Detection of cognitive impairment and dementia in Aboriginal and Torres Strait Islander peoples attending primary care
Join Adjunct Professor Mark Wenitong and Adjunct Professor Edward Strivens as they discuss the clinical and cultural best practice principles of detection and diagnosis of cognitive impairment and dementia in Aboriginal and Torres Strait Islander peoples attending primary care. Follow the story of Aunty Molly and her son Frank as she presents with memory and thinking problems and learn about ways to support them.
- Describe best practice clinical and cultural aspects of care for Aboriginal and Torres Strait Islander peoples in relation to the detection of cognitive impairment and dementia
- Learn about the definition of cognitive impairment and dementia
- Understand the value of detecting cognitive impairment or dementia in a timely manner
- Identify strategies that support detection of cognitive impairment or dementia
- Primary Care
- Aboriginal and Torres Strait Islander health practitioners and health workers, nurses, allied health professionals and others who work in primary care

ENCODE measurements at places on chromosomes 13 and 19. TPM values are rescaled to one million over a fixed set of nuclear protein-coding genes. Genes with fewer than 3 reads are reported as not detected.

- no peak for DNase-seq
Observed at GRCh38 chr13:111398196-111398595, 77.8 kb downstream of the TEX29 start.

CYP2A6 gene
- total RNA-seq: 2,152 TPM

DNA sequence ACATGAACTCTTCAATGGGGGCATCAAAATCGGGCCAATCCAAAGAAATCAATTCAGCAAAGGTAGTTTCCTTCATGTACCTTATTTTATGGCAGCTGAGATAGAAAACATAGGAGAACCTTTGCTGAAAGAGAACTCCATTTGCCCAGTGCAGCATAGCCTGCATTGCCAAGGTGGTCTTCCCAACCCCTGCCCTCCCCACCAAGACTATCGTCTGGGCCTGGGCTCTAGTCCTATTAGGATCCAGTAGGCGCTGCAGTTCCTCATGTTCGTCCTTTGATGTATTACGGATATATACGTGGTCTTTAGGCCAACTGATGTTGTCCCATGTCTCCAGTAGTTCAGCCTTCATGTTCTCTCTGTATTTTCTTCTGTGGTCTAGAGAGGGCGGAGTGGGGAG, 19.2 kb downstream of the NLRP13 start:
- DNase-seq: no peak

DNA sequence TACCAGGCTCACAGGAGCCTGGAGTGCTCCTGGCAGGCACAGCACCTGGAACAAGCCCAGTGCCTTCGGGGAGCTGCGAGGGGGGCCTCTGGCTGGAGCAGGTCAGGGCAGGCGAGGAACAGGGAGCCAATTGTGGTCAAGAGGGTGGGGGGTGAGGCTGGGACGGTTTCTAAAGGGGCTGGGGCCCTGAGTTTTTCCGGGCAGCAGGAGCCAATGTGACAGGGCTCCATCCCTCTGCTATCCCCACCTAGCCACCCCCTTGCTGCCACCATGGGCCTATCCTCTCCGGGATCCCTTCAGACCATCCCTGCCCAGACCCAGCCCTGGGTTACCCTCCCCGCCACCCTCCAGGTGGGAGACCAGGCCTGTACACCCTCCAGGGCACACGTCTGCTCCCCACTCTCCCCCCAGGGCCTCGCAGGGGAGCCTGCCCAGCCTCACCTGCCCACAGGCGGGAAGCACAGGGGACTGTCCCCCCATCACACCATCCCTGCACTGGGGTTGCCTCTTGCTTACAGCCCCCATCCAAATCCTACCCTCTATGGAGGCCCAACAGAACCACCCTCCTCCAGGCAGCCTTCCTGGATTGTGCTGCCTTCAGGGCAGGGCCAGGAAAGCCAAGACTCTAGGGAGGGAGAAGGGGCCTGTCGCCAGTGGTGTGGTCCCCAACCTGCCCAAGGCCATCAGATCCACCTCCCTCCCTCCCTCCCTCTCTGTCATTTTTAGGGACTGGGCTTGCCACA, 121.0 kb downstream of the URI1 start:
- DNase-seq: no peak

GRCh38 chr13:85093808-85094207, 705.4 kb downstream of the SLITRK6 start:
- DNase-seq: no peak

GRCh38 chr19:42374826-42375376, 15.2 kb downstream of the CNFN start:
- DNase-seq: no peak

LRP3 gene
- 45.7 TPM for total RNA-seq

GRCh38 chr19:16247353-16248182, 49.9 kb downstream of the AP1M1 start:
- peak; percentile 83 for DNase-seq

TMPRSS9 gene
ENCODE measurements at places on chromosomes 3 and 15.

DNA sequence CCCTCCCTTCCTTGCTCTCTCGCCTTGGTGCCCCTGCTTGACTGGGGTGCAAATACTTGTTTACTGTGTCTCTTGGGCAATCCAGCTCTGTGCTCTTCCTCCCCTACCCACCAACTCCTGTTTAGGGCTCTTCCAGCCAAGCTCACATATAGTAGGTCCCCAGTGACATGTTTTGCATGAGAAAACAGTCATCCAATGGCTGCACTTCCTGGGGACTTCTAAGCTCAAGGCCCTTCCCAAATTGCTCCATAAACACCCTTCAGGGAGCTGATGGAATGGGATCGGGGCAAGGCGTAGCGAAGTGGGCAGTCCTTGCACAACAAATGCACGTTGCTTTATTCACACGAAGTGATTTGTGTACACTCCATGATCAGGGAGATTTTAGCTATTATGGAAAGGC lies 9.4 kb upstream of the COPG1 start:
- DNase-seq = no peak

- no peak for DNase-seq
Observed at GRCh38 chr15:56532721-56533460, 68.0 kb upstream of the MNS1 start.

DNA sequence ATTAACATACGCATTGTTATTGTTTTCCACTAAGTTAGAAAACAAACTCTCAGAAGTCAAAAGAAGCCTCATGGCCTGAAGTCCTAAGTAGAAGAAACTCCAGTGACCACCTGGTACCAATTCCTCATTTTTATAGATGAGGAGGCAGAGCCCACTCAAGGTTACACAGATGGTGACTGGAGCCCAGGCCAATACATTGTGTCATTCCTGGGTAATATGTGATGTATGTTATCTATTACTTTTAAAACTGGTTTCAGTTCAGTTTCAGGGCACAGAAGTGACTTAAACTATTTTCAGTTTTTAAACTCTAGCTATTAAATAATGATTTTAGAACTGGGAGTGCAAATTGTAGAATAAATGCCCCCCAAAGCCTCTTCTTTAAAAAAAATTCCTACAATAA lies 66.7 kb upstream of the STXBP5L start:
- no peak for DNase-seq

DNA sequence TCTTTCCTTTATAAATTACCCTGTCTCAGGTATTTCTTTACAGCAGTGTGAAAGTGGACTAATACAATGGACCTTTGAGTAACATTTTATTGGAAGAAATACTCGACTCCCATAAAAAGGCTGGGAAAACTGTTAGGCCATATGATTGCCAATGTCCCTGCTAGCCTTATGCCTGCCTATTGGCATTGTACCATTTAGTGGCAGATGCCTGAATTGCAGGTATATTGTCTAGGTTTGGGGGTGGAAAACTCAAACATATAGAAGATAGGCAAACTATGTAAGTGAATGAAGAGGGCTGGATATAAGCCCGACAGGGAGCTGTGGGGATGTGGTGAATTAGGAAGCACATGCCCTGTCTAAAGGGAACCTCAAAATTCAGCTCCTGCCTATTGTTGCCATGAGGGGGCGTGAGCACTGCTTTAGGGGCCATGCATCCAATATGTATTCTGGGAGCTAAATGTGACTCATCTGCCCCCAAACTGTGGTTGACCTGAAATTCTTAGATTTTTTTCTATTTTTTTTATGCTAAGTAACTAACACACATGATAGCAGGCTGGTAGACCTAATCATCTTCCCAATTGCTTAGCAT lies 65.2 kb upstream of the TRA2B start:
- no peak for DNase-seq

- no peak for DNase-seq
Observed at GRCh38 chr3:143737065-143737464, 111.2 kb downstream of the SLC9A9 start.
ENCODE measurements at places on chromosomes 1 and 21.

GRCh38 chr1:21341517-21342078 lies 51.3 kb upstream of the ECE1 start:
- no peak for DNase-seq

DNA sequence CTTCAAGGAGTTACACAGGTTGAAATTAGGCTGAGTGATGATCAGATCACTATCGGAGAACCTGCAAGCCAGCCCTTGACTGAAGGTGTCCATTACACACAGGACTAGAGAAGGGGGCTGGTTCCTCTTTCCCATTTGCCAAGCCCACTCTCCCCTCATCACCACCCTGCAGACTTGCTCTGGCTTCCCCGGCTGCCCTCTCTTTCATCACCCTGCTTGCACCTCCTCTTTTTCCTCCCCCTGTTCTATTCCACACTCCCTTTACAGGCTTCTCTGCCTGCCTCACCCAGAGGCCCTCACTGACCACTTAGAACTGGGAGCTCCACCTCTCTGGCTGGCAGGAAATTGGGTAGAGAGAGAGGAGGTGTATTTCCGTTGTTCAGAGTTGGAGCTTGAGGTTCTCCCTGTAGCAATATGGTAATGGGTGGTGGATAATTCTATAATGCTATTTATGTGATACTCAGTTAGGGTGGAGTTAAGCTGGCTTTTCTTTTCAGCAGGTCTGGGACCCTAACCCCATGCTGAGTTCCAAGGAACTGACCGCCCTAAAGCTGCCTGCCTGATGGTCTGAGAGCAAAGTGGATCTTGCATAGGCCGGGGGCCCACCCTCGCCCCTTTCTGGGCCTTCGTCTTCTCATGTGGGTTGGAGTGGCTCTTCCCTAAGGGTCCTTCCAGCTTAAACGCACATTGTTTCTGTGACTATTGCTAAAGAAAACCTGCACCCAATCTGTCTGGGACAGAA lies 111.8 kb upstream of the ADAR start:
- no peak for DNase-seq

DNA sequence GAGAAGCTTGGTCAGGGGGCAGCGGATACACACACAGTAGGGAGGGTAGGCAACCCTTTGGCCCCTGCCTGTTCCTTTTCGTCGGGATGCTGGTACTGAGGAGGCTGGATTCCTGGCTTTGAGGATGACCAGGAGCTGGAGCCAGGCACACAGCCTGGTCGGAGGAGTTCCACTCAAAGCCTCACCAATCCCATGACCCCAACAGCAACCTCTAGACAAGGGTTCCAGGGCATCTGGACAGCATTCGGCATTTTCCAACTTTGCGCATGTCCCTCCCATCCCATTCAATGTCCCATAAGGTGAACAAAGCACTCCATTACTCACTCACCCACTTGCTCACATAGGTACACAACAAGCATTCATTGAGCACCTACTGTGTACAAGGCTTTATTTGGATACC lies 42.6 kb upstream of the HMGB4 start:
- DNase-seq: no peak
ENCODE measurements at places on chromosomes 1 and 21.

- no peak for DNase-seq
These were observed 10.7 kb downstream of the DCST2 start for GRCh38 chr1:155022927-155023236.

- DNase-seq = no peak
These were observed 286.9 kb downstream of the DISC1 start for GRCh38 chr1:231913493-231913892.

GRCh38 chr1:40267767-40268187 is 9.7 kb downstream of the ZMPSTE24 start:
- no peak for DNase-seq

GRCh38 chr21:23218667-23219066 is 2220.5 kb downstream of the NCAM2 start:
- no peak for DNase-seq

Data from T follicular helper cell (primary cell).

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General Practitioner and Adjunct Professor, Queensland University of Technology
Adjunct Professor Mark Wenitong is from the Kabi Kabi tribal group of South Queensland, and has been extensively involved in both clinical and policy work throughout his career as a GP. Mark is the past president and founder of the Australian Indigenous Doctors Association and sits on numerous councils and committees. Mark has also previously been; an Aboriginal Public Health Medical Officer at Apunipima Cape York Health Council working on health reform across the Cape York Aboriginal communities; a Senior Medical Officer at Wuchopperen Health Services in Cairns; a Medical Advisor for the Office for Aboriginal and Torres Strait Islander Health in Canberra; acting CEO of the National Aboriginal Community Controlled Health Organisation; a member of the National Health Committee of the National Health and Medical Research Council, and has worked in community development with World Vision in Papunya, Northern Territory.
Clinical Director for Older Persons, James Cook University & Cairns and Hinterland Hospital
Adjunct Professor Eddy Strivens is a practising clinician and national leader in geriatric medicine and dementia, working in Far North Queensland for more than 20 years. He has worked extensively with local Aboriginal and Torres Strait Islander communities and has validated the use of culturally appropriate cognitive assessment tools in these populations. He is practised in linking research with clinical outcomes in these communities. He holds an academic position as Adjunct Professor at James Cook University. His research interests are in culturally appropriate assessment, healthy ageing, integrated care and models of service delivery.
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